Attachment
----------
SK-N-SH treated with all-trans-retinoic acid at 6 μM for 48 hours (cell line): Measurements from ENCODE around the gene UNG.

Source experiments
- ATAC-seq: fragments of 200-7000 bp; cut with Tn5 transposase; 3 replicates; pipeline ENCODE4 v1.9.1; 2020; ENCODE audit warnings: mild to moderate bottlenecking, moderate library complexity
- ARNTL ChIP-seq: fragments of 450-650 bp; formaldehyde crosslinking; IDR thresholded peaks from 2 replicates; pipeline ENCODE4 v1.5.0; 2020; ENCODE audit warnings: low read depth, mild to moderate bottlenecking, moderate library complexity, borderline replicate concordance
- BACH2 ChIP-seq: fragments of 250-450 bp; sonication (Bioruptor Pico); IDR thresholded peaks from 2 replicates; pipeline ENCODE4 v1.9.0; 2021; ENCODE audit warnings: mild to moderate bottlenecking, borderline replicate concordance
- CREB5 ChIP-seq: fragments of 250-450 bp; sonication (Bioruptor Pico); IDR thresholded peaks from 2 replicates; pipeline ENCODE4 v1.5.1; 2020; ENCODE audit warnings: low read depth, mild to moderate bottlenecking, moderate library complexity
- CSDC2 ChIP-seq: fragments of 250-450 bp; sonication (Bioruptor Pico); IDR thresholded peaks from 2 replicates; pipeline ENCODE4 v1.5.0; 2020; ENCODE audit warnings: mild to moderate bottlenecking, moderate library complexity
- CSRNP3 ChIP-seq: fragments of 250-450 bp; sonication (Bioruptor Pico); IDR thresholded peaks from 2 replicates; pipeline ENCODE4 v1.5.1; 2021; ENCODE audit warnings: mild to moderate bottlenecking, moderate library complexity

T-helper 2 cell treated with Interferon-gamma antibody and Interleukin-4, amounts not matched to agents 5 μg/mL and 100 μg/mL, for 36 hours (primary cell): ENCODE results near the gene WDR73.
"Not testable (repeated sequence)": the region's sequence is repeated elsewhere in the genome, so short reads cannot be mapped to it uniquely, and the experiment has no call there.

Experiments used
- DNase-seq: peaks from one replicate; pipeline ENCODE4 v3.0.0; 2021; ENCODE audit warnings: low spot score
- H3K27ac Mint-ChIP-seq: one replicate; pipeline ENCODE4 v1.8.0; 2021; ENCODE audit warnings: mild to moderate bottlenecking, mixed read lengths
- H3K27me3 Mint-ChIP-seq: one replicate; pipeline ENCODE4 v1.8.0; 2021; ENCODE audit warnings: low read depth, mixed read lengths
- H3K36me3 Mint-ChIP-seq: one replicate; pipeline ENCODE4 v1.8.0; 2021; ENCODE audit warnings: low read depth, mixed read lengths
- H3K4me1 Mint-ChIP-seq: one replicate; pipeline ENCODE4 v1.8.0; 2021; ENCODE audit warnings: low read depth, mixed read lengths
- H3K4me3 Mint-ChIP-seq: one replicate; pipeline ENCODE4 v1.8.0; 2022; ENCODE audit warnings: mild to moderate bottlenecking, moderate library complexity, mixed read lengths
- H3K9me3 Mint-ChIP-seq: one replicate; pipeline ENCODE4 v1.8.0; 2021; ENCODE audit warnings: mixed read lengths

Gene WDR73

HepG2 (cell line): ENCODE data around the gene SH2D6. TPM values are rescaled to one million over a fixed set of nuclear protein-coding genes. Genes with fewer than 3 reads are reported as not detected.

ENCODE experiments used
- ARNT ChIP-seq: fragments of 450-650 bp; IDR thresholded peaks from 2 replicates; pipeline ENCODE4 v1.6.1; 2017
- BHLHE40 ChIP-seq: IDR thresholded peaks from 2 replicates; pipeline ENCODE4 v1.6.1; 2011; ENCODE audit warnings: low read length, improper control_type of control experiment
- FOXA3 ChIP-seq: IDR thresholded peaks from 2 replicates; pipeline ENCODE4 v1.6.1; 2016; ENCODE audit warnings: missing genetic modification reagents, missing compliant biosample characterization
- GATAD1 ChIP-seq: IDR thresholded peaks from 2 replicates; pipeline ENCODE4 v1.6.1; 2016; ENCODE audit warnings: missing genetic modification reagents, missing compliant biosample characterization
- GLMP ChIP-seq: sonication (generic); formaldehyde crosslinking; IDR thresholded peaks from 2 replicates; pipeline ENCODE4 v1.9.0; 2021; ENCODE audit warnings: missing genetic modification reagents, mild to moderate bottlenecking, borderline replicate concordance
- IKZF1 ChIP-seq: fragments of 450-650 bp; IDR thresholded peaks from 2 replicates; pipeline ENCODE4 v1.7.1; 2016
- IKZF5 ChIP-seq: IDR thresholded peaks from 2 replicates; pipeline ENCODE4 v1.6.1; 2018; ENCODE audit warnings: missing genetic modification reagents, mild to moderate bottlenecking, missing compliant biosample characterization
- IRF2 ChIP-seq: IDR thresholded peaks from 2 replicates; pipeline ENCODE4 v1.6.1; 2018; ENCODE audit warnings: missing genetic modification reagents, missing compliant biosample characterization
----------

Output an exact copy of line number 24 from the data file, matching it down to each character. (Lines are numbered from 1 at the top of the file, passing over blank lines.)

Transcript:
- FOXA3 ChIP-seq: IDR thresholded peaks from 2 replicates; pipeline ENCODE4 v1.6.1; 2016; ENCODE audit warnings: missing genetic modification reagents, missing compliant biosample characterization